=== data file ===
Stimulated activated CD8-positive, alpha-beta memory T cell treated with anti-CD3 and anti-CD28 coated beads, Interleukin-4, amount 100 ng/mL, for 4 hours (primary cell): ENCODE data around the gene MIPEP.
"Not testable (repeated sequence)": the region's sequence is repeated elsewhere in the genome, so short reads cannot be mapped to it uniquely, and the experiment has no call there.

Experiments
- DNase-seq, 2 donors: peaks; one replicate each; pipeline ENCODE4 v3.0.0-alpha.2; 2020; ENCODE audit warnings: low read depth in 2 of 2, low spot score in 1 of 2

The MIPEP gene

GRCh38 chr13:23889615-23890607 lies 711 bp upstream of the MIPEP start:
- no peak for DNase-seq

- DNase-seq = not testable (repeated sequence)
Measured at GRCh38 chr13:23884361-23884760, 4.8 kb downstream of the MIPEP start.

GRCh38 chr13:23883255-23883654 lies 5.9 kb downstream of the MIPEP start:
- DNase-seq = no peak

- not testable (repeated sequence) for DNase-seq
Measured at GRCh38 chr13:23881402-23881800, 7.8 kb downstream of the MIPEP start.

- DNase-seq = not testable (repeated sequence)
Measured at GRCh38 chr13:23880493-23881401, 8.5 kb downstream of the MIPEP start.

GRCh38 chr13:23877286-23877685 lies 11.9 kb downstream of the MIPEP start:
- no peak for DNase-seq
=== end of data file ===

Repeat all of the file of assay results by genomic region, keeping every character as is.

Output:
Stimulated activated CD8-positive, alpha-beta memory T cell treated with anti-CD3 and anti-CD28 coated beads, Interleukin-4, amount 100 ng/mL, for 4 hours (primary cell): ENCODE data around the gene MIPEP.
"Not testable (repeated sequence)": the region's sequence is repeated elsewhere in the genome, so short reads cannot be mapped to it uniquely, and the experiment has no call there.

Experiments
- DNase-seq, 2 donors: peaks; one replicate each; pipeline ENCODE4 v3.0.0-alpha.2; 2020; ENCODE audit warnings: low read depth in 2 of 2, low spot score in 1 of 2

The MIPEP gene

GRCh38 chr13:23889615-23890607 lies 711 bp upstream of the MIPEP start:
- no peak for DNase-seq

- DNase-seq = not testable (repeated sequence)
Measured at GRCh38 chr13:23884361-23884760, 4.8 kb downstream of the MIPEP start.

GRCh38 chr13:23883255-23883654 lies 5.9 kb downstream of the MIPEP start:
- DNase-seq = no peak

- not testable (repeated sequence) for DNase-seq
Measured at GRCh38 chr13:23881402-23881800, 7.8 kb downstream of the MIPEP start.

- DNase-seq = not testable (repeated sequence)
Measured at GRCh38 chr13:23880493-23881401, 8.5 kb downstream of the MIPEP start.

GRCh38 chr13:23877286-23877685 lies 11.9 kb downstream of the MIPEP start:
- no peak for DNase-seq